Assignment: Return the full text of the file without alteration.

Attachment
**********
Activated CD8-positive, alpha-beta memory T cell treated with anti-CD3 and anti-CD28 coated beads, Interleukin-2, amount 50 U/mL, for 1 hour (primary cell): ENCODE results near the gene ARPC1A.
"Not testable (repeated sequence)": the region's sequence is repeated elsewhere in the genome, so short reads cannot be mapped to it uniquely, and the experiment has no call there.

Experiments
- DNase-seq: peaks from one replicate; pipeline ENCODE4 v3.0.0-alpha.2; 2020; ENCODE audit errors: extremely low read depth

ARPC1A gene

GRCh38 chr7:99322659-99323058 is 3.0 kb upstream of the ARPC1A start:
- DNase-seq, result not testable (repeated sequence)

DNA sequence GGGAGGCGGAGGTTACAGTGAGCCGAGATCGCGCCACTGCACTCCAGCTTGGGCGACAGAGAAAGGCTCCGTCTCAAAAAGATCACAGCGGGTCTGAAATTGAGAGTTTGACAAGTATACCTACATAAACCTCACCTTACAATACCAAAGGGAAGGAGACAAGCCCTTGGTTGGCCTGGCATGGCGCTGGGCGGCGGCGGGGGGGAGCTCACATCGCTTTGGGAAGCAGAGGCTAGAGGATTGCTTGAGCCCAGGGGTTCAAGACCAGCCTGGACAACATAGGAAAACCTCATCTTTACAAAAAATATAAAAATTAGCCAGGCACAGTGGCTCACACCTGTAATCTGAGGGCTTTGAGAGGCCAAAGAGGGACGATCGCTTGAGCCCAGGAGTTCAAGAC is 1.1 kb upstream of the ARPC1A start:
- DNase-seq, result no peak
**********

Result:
Activated CD8-positive, alpha-beta memory T cell treated with anti-CD3 and anti-CD28 coated beads, Interleukin-2, amount 50 U/mL, for 1 hour (primary cell): ENCODE results near the gene ARPC1A.
"Not testable (repeated sequence)": the region's sequence is repeated elsewhere in the genome, so short reads cannot be mapped to it uniquely, and the experiment has no call there.

Experiments
- DNase-seq: peaks from one replicate; pipeline ENCODE4 v3.0.0-alpha.2; 2020; ENCODE audit errors: extremely low read depth

ARPC1A gene

GRCh38 chr7:99322659-99323058 is 3.0 kb upstream of the ARPC1A start:
- DNase-seq, result not testable (repeated sequence)

DNA sequence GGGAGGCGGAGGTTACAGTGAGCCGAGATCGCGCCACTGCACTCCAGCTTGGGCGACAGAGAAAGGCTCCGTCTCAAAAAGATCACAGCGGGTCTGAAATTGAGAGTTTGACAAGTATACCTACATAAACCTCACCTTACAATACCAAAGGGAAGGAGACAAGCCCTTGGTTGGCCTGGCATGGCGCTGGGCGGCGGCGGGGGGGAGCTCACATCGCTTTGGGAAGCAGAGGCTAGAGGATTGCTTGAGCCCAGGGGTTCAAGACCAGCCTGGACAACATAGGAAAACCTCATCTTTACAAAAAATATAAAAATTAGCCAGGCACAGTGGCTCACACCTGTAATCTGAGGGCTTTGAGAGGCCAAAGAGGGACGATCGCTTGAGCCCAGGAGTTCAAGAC is 1.1 kb upstream of the ARPC1A start:
- DNase-seq, result no peak